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Pyne Road Park project: Troup County Board of Commissioners hears about possible grant funding

Troup County officials discussed a grant application Thursday that could provide funding for the renovation project at Pyne Road Park and also free up Special Purpose Local Option Sales Tax funds to be used elsewhere. 

On Tuesday, the Troup County Board of Commissioners heard details of the grant process to receive funding for the Pyne Road Park project from the Land and Water Conservation Fund. The grant would build on the funds already allocated to the park under SPLOST.

“The Pyne Road Park project is currently funded under SPLOST for a funding mechanism,” said Cajen Rhodes, the director of Troup County Parks and Recreation. “We are looking at doing a multipurpose facility out at Pyne Road Park. We would like to do some campsite renovations, and we’ve even actually looked into options such as yurts out there at that site.”

Commissioner Lewis Davis asked if the grant funding could be used to upgrade the campsites, and Rhodes confirmed that the grant application is for the entire project at Pyne Road Park including the campsites and multipurpose facility. 

“I’m excited about the Pyne Road Park upgrade, especially if we can utilize this grant money,” Davis said. “This is a big deal for the community.”

Rhodes said that he thought the county has a good chance of receiving some funds, though the county will not know if it received anything until next year. 

“The land and water conservation fund grant cycle requires a 50 percent match,” Rhodes said. “We already have that 50 percent match through our SPLOST funding mechanism. The grant minimum is $25,000 with a maximum of $100,000, and what we have to proceed with is a pre-application.”

Typically, the county would have to put aside additional funding from the budget if it wanted to have the required matching funds available, so the fact that funding is already committed to the project and approved through SPLOST makes the decision easy for the commission.

“This is a great time to apply,” Assistant County Manager Eric Mosley said. “We have money at hand that we can use as match. We might as well take advantage of it and try to see if we can build upon it.”

The Troup County Board of Commissioners will vote on Tuesday whether to allow Parks and Recreation to proceed with the grant pre-application process. According to Rhodes, if the commission votes to allow the process to move forward, the county will learn if the pre-application was approved by March 2019 and the actual application will be submitted in April or May 2019.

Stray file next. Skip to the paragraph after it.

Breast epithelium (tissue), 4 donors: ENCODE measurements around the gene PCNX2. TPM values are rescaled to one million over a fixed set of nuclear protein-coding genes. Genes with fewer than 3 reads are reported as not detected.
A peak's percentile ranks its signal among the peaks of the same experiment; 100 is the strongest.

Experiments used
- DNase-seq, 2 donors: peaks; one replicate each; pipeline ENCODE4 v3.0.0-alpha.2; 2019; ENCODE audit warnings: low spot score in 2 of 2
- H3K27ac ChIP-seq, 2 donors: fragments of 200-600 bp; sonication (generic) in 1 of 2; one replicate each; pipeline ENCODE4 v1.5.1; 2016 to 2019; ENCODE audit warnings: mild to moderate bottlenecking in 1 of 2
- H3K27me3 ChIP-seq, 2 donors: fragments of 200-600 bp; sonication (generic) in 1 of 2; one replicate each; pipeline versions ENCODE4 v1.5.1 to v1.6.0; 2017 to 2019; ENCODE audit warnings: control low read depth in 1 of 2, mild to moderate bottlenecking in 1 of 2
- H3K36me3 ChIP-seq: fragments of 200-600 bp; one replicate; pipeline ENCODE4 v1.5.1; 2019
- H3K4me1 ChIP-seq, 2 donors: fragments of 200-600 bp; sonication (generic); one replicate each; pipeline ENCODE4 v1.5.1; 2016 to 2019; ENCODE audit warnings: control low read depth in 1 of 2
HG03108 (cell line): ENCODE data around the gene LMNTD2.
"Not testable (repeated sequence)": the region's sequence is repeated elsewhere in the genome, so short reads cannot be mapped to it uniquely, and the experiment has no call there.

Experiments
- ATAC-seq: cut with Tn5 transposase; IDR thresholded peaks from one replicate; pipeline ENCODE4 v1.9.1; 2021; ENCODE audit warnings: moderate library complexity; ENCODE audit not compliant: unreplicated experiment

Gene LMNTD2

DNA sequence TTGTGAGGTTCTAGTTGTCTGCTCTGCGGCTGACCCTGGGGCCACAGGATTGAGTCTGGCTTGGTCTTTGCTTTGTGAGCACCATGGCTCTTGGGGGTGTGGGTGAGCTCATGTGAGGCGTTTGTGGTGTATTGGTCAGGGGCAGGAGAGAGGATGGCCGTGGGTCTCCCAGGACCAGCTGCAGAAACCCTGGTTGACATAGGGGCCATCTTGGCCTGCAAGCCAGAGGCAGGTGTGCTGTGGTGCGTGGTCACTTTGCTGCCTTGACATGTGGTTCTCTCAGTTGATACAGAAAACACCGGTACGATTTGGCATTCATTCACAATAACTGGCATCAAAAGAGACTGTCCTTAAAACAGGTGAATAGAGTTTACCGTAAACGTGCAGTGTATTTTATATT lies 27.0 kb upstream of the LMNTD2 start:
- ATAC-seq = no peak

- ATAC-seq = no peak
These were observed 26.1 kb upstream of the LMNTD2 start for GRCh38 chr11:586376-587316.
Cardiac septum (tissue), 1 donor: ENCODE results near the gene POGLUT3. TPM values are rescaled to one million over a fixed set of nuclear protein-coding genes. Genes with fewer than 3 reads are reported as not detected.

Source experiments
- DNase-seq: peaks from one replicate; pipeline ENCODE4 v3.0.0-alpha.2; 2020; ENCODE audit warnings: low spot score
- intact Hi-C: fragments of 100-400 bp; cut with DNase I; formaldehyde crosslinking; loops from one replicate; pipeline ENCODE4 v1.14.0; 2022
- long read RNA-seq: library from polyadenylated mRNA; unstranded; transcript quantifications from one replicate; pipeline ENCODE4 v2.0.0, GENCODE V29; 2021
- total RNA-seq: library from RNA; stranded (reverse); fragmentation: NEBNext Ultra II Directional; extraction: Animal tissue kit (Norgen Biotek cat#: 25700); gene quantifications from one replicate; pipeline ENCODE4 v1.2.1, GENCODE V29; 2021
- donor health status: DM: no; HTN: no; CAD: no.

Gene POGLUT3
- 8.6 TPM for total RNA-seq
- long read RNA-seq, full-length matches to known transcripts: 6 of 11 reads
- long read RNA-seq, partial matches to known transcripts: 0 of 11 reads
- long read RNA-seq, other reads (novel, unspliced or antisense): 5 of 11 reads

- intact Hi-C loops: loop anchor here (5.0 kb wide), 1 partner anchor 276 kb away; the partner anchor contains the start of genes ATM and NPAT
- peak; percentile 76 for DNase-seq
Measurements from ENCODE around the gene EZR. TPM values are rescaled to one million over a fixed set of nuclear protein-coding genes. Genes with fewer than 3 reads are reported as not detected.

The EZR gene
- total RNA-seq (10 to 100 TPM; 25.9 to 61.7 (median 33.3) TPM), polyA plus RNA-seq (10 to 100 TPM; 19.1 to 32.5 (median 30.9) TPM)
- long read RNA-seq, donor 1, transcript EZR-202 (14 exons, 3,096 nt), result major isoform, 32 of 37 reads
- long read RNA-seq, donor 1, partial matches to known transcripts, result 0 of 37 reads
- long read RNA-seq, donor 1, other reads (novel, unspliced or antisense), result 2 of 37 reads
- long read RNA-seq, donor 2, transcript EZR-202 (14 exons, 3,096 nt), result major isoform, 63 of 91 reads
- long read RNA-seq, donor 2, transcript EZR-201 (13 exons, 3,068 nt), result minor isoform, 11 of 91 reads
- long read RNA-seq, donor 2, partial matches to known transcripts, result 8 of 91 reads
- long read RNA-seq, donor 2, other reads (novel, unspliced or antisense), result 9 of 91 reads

Other major county projects included on the most recent SPLOST were the remodel and repurposing of existing buildings for the Troup County Fire Department headquarters and training facility, portions of The Thread, numerous road projects and upgrades to other local parks and recreation facilities.

Other topics covered in the meeting included:

  • The commission discussed hiring JMCM Consulting to find and apply for grant funding for the Troup County Fire Department. Mosley said that he worked with the firm while in Spalding County, and the investment more than paid for itself. According to information released in previous meetings, JMCM would only be able to look grants for the fire department.
  • County Planner Tracie Hadaway provided an update on the state approval of the county’s impact fee. Troup County does not currently charge an impact fee, but the framework for charging a fee has remained in place to ease the process if one is required in the future. Hadaway said it also qualifies the county for certain grants. The Troup County Board of Commissioners will vote on the renewal on Tuesday.
  • County Manager Tod Tentler provided an update on worker’s compensation claims in Troup County. Troup County moved to a large deductible program in 2017, and Tentler reported that the county is 22 percent below last year’s number of worker’s compensation claims. Tentler said there were only 24 worker’s compensation claims in the first eight months of the year. Tentler said the county hopes to save some money by reducing the number of minor claims so that the funds will be available in case of a “bad year.” The county also received a refund of $8,141 from ACCG.
  • Human Resources Director Valerie Heard outlined proposed changes to the human resources policy, including extending the timeframe for not reposting a job when vacancies occur from 60 days to 90 days, incorporating an internal application process and extending how many days an application is active to 120 days.
  • The public defender’s office requested a lift of the hiring freeze for a judicial administrator, which is a full-time position, to replace a retiring employee.
  • Troup County Parks and Recreation requested a lift of the hiring freeze to hire two parks maintenance workers to replace employees transferring to other departments in the county.

The Troup County Board of Commissioners will meet again on Tuesday at 9 a.m. at 100 Ridley Avenue.